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SHOWS FOR YOUNGSTERS AND THEIR PARENTS TOO : Disney's 'Whipping Boy' shows how discipline starts with caring

July 31, 1994|N.F. MENDOZA | TIMES STAFF WRITER

It may be set in the mid-18th Century, but The Whipping Boy--based on Sid Fleischman's 1986 Newbery Award-winning novella of the same name--says a lot about today's relationships between family and friends.

A new Disney Channel movie follows the adventures of two boys, the spoiled Prince Horace (Nic Knight) and the rat catcher turned "whipping boy," Jemmy (Truan Munro).

Set in the fictitious European country of Brattenburg, the orphaned Jemmy finds himself selected as Horace's whipping boy: When Horace is naughty, it's Jemmy who receives his punishment.

It doesn't take long for the boys to find that they have more in common than misplaced discipline. Both boys have lost their mothers and have had little parenting.

It certainly sounds like a modern tale: A father's work (here, Horace's dad is a king) keeps him not only from spending quality time with his child, but barely any time at all.

"In its way, the movie is about a single-parent household," says producer Phil Fehrle. "Its most important message is that even if a parent makes sure the child has the best of everything, the child has nothing without a parent."

Parental responsibility is vital, agrees actor Vince Schiavelli, who plays a bumbling baddie in "The Whipping Boy."

"My 6-year-old understood about the father, the king. He said, 'Gee Papa, he keeps making promises to his boy that he can't keep.' I'm not a family values fanatic myself, but this one definitely is good family fare. Its values are very straight and honest and important."

With its variations on "The Prince and the Pauper" and "Trading Places," Fehrle says, "It's really a charming story about friendship."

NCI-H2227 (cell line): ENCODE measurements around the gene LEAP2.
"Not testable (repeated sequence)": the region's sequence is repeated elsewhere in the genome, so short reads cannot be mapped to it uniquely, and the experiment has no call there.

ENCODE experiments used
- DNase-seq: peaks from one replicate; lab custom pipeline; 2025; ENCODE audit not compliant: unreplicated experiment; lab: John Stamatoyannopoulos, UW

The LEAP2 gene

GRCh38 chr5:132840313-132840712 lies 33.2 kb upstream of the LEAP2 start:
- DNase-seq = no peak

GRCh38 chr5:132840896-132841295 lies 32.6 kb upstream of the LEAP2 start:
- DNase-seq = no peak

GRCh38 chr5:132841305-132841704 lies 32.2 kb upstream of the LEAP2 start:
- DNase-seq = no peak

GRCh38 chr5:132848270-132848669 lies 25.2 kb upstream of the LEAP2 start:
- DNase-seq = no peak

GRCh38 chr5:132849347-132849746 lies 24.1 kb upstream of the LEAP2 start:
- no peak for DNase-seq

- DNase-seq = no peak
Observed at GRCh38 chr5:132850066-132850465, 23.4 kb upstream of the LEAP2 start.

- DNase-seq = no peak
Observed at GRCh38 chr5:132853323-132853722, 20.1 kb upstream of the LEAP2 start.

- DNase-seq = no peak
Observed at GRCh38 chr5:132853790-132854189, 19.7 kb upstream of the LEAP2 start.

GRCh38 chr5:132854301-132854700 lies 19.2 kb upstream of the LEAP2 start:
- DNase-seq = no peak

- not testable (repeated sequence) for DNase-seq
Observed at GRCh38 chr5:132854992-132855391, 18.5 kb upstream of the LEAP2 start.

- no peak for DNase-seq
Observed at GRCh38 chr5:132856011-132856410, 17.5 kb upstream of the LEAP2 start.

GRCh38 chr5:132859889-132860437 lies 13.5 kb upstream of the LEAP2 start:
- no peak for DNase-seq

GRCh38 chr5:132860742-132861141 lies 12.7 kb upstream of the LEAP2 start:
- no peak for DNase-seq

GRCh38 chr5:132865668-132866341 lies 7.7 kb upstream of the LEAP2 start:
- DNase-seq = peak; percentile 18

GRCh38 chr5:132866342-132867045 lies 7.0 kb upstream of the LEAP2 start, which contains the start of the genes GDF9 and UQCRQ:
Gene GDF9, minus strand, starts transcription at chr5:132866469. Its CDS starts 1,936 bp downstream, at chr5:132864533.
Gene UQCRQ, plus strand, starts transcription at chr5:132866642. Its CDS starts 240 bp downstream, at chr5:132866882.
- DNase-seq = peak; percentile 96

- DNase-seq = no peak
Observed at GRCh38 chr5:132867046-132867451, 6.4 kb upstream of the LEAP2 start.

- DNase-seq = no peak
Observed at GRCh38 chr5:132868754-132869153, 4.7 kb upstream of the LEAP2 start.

The movie, Schiavelli points out, "draws an audience by its sense of humor. It also doesn't speak down to kids."

The film's rich, theatrical look and the Dickensian feel was intentional, says Fehrle. "The original book, while set a century before Dickens, had some definite resonance of that later era and the film reflects that."

"The Whipping Boy" airs Sunday at 7 p.m. on the Disney Channel. For ages 6 and up.

More Family Shows

With his sofa turned racing car, host Scott Herriott drives to Walt Disney World Inside Out (Tuesday 8:30 p.m. Disney). For "Part 3" of the monthly series, Harriott focuses on the All-Star Sports Resort and visits the Disney-MGM Studios Muppet Theater, where he interviews Kermit the Frog about Muppet Vision 3-D. He also goes to the tennis and golf areas and the Typhoon Lagoon, where he plays sports announcer for the Hydroman triathlon with George Foreman demonstrating. There's also fireworks, complete with an explanation of how it all works by an expert. For ages 5 and up.

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They may not be everyone's cup of tea, but many kids love that dynamic duo of Jerry Lewis and Dean Martin. In Scared Stiff (Friday 8 p.m. Family Channel), the buddies are teamed up as Larry Dodd (Martin) and Myron Mertz (Lewis), who, on the lam from New York mobsters, find themselves in a haunted castle on an island off Cuba. Lizabeth Scott and Dorothy Malone also star in this 1953 remake of Bob Hope's 1940 "Ghost Breakers." For ages 6 and up.

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Attention all who love late-nights! It's time to burn some candles and sit around the television. The Midnight Society holds an extra-long meeting this Saturday, with five back-to-back episodes of Are You Afraid of the Dark? (9:30 p.m. to midnight Nickelodeon) to creep you out this weekend. Special segments in which Midnight Society members appear highlight the shows. Nick also will flash an 800 number on the screen that viewers can call to win 1,000 home videos and 1,000 audiocassettes based on the series. For ages 10 and up.

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